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First ride as a learner

Discussion in 'New Riders and Riding Tips' started by midlife, Apr 18, 2016.

  1. Hi all. I started my journey on two wheels in a backward kind of way. I bought my bike and gear first, then set about getting my learners permit. I ALWAYS wanted to own a motor bike but life got in the way as well as a million other excuses. But early this year the stars were aligned right or something, and i was able to finally get my bike.

    After much research through this website and others, i chose a GS500F as my first taste of life on two wheels. It took a while to get my licence (where I live the test is only once a month and I couldn't make it until last weekend). So my beast was sitting in the garage and probably getting annoyed with me sitting on it, starting it up then switching it off. No riding, no corners or long straights for 3 months :(

    After concentrating super hard and being really nervous, I managed to pass the rider safe course yesterday. First thing I did today was pay for my licence, attach the L plate, quick check of the bike, geared up from head to toe in my shiny new gear and off I went on my first proper ride.

    OMG what an experience. I was grinning like the Cheshire cat and woo-hooing the whole time. I'm lucky that there were few cars out on the tight 50km suburban roads and that I was able to stretch the bikes legs out on the more open 80-100 km zones. The flyings ants were out in force and my shiny new visor copped a belting. But I didn't care, I was loving every second of it. The speed didn't worry me as I knew the bike was more than capable. It felt very balanced and I was riding well within mine and the bikes comfort zones.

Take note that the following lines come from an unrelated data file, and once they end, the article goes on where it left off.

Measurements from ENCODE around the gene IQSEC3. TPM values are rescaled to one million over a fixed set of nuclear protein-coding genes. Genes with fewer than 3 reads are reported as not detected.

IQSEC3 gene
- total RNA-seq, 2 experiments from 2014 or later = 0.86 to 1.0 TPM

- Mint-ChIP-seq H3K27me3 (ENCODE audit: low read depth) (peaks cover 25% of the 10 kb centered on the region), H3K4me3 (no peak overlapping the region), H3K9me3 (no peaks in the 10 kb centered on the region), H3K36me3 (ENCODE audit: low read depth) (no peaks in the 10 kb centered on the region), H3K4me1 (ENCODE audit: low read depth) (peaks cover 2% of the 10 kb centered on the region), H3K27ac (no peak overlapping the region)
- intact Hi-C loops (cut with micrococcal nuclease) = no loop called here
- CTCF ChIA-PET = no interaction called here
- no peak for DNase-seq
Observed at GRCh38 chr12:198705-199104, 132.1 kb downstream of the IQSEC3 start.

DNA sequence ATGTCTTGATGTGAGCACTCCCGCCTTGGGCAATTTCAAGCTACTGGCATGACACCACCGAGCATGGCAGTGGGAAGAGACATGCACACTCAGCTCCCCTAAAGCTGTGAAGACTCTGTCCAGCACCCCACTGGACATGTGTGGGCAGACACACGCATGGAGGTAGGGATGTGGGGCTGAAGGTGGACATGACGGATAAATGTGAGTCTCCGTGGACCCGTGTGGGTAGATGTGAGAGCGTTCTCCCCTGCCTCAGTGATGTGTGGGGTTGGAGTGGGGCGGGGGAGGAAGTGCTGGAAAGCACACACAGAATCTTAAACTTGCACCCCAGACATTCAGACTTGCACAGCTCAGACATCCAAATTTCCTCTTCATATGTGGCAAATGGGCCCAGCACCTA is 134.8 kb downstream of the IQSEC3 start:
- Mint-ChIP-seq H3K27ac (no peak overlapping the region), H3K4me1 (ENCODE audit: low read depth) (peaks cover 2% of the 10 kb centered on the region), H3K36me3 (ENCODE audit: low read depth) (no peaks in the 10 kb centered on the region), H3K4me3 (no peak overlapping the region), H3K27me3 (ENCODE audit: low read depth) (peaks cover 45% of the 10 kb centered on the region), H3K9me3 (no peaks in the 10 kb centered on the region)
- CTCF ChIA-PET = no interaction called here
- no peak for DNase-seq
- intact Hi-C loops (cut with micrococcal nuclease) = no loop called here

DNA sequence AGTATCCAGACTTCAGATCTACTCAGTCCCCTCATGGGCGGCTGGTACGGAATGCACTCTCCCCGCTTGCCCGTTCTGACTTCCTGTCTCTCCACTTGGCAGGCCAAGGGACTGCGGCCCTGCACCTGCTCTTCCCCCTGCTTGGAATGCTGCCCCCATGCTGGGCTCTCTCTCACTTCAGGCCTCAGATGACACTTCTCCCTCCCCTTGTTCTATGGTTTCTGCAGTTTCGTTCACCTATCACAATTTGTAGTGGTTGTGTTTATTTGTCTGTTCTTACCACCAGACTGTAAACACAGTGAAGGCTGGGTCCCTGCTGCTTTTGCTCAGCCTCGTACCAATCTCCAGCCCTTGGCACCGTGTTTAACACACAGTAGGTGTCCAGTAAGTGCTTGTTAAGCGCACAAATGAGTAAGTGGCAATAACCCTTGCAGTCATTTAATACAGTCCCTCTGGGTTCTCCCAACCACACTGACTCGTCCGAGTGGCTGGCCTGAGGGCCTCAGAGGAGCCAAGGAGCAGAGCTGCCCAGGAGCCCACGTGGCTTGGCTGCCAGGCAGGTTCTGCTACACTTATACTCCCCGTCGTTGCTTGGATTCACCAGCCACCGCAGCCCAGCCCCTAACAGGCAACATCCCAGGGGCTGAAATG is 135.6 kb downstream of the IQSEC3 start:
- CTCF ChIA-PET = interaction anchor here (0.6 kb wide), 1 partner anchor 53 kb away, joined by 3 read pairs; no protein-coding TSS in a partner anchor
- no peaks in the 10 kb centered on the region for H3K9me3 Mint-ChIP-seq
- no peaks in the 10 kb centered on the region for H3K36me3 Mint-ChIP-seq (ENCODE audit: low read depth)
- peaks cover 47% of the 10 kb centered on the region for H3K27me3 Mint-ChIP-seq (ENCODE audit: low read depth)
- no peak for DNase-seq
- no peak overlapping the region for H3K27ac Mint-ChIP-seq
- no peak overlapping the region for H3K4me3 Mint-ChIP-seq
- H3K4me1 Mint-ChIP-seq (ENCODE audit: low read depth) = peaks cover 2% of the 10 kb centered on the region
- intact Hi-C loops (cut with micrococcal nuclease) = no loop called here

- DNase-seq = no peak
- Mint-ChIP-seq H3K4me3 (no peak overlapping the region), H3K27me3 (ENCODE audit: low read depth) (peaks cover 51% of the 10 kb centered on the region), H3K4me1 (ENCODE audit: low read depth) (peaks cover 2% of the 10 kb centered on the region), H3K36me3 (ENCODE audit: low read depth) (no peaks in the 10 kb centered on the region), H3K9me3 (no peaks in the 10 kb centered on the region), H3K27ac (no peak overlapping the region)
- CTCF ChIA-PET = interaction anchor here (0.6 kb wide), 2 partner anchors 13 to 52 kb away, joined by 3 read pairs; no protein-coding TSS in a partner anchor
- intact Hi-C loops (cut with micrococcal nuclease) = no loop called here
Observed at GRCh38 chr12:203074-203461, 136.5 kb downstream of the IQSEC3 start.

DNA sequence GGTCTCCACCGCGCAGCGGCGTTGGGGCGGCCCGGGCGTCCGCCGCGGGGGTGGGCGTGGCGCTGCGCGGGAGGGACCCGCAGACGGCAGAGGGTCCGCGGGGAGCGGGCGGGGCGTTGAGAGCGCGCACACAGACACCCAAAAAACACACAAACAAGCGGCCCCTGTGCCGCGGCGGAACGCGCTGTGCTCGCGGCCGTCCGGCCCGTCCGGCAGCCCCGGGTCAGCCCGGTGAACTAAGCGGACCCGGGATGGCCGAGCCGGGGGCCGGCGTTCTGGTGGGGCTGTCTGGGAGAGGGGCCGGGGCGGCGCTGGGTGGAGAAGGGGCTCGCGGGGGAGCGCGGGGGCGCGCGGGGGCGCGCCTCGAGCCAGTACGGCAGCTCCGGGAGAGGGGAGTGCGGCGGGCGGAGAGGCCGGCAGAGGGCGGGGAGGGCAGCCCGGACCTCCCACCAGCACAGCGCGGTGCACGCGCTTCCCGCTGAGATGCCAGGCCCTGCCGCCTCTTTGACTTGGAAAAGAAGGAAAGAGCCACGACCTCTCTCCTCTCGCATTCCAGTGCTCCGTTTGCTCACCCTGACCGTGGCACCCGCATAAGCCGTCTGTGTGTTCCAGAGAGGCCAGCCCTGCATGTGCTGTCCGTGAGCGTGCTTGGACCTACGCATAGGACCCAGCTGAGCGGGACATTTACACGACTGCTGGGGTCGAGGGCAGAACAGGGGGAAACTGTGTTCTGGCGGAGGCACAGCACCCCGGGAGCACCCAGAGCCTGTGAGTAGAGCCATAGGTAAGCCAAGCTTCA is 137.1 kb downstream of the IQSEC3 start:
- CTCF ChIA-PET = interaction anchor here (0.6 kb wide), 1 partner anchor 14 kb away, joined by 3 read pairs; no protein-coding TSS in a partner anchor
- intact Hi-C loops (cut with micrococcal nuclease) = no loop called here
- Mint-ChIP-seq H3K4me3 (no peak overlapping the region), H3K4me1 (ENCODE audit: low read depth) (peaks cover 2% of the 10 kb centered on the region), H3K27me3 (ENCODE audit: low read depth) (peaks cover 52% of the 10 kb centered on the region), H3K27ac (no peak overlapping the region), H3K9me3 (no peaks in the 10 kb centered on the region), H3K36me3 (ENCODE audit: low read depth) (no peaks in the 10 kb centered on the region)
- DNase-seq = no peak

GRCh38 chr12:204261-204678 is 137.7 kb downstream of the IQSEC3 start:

Only down side was getting back home. A very impatient person was right up my backside as I was turning into my drive way. I panicked and completely messing up my entry and dropped my beast right in the driveway. No harm done as it was pretty much at a standstill and luck was on my side as it landed in the grass :woot:

    Things I'll need to practice (apart from everything) is turning right at intersections and roundabouts, cancelling the indicator, knowing exactly which gear I'm in when slowing down/speeding up, riding in heavier traffic, relaxing and of course braking.

    All in all though, I can see why you guys do it, love it and keep on doing it. I can't wait for tomorrow to go at it again. I've got so many road trips planned that my weekends are filled for months. And i hope you guys dont mind reading up on my newbie stories and experiences with life on two wheels :cool:
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  2. welcome aboard :) congrats on the Ls.
    The L plates seem to attract dickheads, don't stress to much about it focus on the front.
    Drops are part of the journey :p and in time it will all start to fall into place.
    enjoy :)
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  3. Howdy midlifemidlife :happy: Welcome to the forums and life on two wheels! Congrats on getting your ticket to ride and a nice steed (y) Now let the exciting times of "OMG, f..k that was close, b...dy awesome, etc" begin. Sounds like you've been bitten by the motorcycling bug. There's no cure, so have fun becoming best mates with your Suzie and explore your beautiful part of the world together.